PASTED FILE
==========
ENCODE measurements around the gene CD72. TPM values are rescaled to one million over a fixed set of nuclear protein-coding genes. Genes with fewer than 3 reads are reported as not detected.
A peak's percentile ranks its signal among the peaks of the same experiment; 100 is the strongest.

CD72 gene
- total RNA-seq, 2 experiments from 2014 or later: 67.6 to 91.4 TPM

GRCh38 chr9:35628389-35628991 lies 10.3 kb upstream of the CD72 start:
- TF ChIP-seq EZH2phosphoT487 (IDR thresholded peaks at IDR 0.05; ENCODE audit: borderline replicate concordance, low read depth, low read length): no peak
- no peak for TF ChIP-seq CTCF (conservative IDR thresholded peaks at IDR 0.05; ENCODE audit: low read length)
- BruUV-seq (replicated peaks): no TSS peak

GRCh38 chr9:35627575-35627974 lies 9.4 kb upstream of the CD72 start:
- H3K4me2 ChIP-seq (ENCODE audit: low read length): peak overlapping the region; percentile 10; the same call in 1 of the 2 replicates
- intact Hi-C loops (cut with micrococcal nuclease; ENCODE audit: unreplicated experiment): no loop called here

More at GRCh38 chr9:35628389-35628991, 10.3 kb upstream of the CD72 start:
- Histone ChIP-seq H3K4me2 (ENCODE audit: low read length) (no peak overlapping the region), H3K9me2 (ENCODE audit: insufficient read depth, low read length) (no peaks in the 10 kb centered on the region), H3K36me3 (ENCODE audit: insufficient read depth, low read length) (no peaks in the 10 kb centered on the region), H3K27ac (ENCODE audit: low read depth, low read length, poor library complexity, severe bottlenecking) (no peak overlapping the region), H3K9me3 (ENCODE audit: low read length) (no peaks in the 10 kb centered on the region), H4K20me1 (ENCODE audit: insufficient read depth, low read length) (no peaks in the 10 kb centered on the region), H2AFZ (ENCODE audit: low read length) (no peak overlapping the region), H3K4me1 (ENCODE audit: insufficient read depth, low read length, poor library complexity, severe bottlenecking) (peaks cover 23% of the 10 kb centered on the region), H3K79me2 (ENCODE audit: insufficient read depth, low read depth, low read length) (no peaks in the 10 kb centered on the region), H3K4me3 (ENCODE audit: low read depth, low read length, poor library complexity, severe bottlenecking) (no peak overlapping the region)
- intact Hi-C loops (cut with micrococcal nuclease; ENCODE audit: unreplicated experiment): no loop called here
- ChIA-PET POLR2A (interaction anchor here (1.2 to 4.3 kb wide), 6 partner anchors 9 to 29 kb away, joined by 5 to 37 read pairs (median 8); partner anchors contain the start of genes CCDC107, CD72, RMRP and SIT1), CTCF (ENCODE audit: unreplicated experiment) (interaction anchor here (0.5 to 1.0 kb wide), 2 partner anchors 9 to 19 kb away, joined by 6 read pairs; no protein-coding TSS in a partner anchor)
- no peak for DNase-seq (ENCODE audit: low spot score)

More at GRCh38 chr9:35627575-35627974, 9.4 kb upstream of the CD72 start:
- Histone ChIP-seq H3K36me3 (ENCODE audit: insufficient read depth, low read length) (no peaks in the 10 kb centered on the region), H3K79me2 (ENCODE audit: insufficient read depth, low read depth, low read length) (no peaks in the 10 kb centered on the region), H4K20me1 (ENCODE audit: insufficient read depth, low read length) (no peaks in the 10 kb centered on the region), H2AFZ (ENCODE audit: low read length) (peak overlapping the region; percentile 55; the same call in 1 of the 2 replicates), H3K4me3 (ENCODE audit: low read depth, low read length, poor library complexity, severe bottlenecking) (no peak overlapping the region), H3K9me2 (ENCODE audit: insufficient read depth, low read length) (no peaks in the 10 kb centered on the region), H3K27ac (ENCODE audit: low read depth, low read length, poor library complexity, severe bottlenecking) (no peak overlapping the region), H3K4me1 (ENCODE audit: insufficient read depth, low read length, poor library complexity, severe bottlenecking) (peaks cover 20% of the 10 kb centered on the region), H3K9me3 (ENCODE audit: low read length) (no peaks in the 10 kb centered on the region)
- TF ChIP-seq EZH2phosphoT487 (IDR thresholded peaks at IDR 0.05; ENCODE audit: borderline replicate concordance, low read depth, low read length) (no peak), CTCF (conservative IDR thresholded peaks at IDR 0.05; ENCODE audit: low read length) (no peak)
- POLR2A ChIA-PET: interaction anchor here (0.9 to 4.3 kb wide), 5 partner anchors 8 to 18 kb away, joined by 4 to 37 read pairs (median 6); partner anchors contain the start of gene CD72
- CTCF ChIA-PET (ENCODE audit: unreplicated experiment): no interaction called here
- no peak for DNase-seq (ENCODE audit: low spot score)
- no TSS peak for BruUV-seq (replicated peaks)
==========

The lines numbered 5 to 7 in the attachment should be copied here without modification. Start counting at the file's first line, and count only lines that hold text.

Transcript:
GRCh38 chr9:35628389-35628991 lies 10.3 kb upstream of the CD72 start:
- TF ChIP-seq EZH2phosphoT487 (IDR thresholded peaks at IDR 0.05; ENCODE audit: borderline replicate concordance, low read depth, low read length): no peak
- no peak for TF ChIP-seq CTCF (conservative IDR thresholded peaks at IDR 0.05; ENCODE audit: low read length)